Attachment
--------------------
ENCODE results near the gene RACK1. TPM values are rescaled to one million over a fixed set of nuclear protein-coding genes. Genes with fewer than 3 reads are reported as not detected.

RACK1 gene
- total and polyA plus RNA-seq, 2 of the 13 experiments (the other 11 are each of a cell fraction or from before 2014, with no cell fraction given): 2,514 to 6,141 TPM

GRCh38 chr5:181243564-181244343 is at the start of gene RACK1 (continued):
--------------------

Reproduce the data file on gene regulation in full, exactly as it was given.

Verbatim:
ENCODE results near the gene RACK1. TPM values are rescaled to one million over a fixed set of nuclear protein-coding genes. Genes with fewer than 3 reads are reported as not detected.

RACK1 gene
- total and polyA plus RNA-seq, 2 of the 13 experiments (the other 11 are each of a cell fraction or from before 2014, with no cell fraction given): 2,514 to 6,141 TPM

GRCh38 chr5:181243564-181244343 is at the start of gene RACK1 (continued):